“I see her,” murmured Tom.

They had wanted neither fuss nor ceremony. Had thought that, in the Aurineate Grand’aume—one of the few major realms with neither Lords nor Ladies—they could arrive incognito.

“It’s all right,” said Elva. “No-one else cares.”

A tight grin stretched momentarily across Tom’s face. She was right: they were anonymous travellers, unnoticed amid the crowd. They headed towards the waiting woman.


Another holo shone its greeting.

“Let’s hope their medicine”—Tom stopped, pointed at the holo with his cane—“has more class than their advertising.”

Elva looked away. It was nothing she could joke about. Inside Tom’s infected leg, a colony of femtocytes was growing. Engineered pseudatoms, replicating fast, threatened to phase-shift into action and dismantle his cells.

If the Grand’aume’s medics were not as advanced as their reputation suggested, then Tom would very shortly die a quick but agonizing death.

The black-robed woman curtsied.

“I am Nirilya.” She spoke in accented Nov’glin. “Your guide, Lord Corcorigan.”

Tom appreciated her effort: speaking his native tongue.

Beyond the marble platform, the floor was purple glass, the exact colour of orthoplum wine. On it, the twelve-strong honour guard stood to attention. Overhead, near the gilded ceiling, rosy glowglobes floated.

“And you”—Nirilya’s tone was cold—“must be Captain Elva Strelsthorm.”

Elva’s hands tightened into half-fists, then relaxed. Such stark words, in another place, would have borne grave insult. Had Elva been noble-born, they would constitute a death-duel challenge. But this was another culture, and Nirilya was not speaking her own language; they would have to make allowances.

Nirilya was staring at Tom: another breach of protocol.

“If you’ll permit me”—she gestured towards the purple glass floor—“my Lord.”

It rippled.

A deformity spread across the floor. Then a two-metre swelling grew, morphed into a lev-chair, and detached itself with a gentle pop. It slid towards Tom.

He glanced at Elva, then surrendered, and eased himself inside the chair.

Fate . . .

A spasm shook his leg, and he briefly closed his eyes.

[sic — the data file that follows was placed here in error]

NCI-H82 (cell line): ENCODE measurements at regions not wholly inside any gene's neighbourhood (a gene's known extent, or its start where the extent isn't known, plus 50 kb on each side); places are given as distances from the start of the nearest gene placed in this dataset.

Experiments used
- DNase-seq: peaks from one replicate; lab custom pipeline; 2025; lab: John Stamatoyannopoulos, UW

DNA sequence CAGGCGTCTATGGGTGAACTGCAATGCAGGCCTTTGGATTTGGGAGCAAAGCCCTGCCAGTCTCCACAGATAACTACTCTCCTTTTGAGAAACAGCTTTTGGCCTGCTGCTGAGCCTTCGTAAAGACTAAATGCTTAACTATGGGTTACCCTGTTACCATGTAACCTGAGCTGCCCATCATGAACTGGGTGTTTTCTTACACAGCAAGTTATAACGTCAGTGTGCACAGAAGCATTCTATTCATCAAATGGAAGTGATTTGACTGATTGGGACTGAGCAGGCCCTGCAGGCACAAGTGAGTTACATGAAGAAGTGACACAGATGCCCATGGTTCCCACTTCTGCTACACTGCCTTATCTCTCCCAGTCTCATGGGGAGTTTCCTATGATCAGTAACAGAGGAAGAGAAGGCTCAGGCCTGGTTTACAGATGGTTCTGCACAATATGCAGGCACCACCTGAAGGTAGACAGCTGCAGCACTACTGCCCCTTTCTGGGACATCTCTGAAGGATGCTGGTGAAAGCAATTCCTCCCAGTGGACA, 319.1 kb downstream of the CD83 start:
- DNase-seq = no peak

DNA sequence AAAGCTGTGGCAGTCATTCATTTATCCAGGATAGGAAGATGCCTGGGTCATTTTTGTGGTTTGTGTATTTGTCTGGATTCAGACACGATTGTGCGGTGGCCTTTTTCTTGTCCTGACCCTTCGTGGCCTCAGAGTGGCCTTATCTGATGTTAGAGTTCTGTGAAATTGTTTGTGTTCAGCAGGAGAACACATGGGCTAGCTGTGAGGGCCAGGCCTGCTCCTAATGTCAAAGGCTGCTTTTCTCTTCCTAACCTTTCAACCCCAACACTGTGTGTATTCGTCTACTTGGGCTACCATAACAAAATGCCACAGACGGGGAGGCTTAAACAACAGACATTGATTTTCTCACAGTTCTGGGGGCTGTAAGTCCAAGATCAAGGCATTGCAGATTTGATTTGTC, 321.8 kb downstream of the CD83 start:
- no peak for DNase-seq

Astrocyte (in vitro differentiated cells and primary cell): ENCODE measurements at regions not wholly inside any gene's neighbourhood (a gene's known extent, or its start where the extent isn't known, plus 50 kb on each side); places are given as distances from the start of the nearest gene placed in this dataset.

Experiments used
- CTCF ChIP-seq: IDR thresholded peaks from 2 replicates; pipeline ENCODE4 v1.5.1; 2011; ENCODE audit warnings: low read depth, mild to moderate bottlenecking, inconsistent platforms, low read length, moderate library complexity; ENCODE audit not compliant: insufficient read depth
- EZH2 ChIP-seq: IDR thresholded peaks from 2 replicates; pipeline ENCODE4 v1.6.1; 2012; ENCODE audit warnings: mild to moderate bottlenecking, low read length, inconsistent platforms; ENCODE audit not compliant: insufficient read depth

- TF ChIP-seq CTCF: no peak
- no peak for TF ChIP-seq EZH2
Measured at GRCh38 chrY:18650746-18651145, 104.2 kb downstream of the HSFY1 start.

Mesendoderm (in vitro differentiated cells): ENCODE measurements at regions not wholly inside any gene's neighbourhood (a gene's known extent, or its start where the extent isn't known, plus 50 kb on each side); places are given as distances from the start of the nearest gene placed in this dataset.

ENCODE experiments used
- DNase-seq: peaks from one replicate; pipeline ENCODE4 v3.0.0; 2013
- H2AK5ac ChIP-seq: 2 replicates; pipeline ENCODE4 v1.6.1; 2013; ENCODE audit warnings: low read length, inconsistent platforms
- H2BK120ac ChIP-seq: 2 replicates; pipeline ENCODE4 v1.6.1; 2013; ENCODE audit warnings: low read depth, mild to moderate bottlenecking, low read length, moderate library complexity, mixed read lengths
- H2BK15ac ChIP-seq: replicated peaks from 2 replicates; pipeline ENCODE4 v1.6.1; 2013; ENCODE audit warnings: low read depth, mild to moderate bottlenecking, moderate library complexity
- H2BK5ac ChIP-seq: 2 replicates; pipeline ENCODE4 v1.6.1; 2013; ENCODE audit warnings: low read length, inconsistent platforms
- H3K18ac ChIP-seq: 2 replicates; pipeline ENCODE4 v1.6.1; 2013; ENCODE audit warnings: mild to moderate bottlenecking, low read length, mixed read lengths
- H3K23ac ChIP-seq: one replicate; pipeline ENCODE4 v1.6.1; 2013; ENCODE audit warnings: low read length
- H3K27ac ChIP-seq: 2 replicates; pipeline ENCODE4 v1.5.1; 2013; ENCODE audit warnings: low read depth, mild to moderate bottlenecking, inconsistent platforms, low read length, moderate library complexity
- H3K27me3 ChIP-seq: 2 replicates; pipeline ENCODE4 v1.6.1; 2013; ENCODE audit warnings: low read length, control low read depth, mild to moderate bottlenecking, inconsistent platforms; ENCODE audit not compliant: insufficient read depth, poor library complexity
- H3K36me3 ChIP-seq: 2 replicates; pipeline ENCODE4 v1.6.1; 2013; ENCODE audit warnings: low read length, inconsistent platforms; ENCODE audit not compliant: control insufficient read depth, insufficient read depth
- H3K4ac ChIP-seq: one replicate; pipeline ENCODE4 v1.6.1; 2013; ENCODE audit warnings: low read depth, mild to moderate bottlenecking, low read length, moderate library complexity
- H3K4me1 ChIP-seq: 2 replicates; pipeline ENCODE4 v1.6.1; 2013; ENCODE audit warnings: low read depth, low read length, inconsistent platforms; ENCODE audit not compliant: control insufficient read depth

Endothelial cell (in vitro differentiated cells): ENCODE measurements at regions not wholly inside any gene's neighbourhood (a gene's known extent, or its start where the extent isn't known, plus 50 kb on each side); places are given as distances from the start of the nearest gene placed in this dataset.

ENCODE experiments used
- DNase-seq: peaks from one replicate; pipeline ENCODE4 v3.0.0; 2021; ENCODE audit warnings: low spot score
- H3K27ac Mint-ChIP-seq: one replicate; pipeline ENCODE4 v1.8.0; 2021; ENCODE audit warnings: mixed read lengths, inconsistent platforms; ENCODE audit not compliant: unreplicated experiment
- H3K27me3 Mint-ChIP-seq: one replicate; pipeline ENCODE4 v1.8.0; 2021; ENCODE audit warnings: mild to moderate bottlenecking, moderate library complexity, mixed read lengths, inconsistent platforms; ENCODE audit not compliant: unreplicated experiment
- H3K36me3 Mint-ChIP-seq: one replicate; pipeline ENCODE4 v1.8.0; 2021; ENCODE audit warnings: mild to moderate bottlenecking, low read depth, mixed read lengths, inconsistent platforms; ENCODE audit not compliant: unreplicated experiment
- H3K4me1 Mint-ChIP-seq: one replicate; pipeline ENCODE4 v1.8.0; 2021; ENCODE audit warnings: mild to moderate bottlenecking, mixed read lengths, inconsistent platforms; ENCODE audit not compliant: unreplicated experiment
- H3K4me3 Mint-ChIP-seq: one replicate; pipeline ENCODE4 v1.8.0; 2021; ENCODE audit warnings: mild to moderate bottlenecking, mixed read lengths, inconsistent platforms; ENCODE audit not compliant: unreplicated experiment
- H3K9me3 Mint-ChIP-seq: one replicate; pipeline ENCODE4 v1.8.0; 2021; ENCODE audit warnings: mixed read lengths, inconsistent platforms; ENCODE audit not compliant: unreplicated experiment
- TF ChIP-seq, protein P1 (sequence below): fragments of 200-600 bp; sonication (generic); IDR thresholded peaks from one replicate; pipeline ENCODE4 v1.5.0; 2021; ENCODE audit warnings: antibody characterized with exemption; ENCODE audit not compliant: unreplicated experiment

“Are you—?”

“Let’s go.”

The chair rose. Inside, Tom tried to relax.

He was twenty-nine Standard Years of age, athlete and warrior, but he felt like an old, old man.

It was a rich realm. They passed through corridors of solid sapphire; tunnels of stone carved with microscopic intricacy, lit by familiar fluorofungus upon the ceilings. Walls were panelled in milky jade, or polished granite across which ALife mandelbroten pulsed.

Surrounded by the honour guard, Tom’s chair skimmed across the ?oor. Nirilya and Elva walked side by side, like old friends; only the tension in Elva’s shoulders indicated otherwise.

They crossed a noisy, energetic boulevard whose pearly ceiling glowed with opalescent light. Everyone here wore blue, yet the variety was immense: diamond-crossed doublets, loose jumpsuits, trailing robes.

There were no discreet passageways for servitors. A demesne where everyone was equal?

I wanted to achieve something like this.

They traversed a series of crystal lev-steps, over a copper fountain, to a low balcony where Nirilya dismissed the honour guard. The officer-in-charge bowed, then the men wheeled away, and marched into a transverse corridor.

A doorshimmer evaporated at Nirilya’s gesture.

“Your apartments, my Lord.”

Inside: sweeping buttresses of dark blue glass; glassine columns, slowly morphing; holoflames dancing above hexagonal flagstones. And for rehab, there was a chamber with a laminar-flow strip for running, and a glassine wall sloping inwards at forty-five degrees and covered with tiny knobs and protuberances, some shaped like miniature whimsical gargoyles.

“You’ll need a climbing wall,” said Elva. “As soon as you’ve recovered.”

Tom, still in his lev-chair, nodded silently.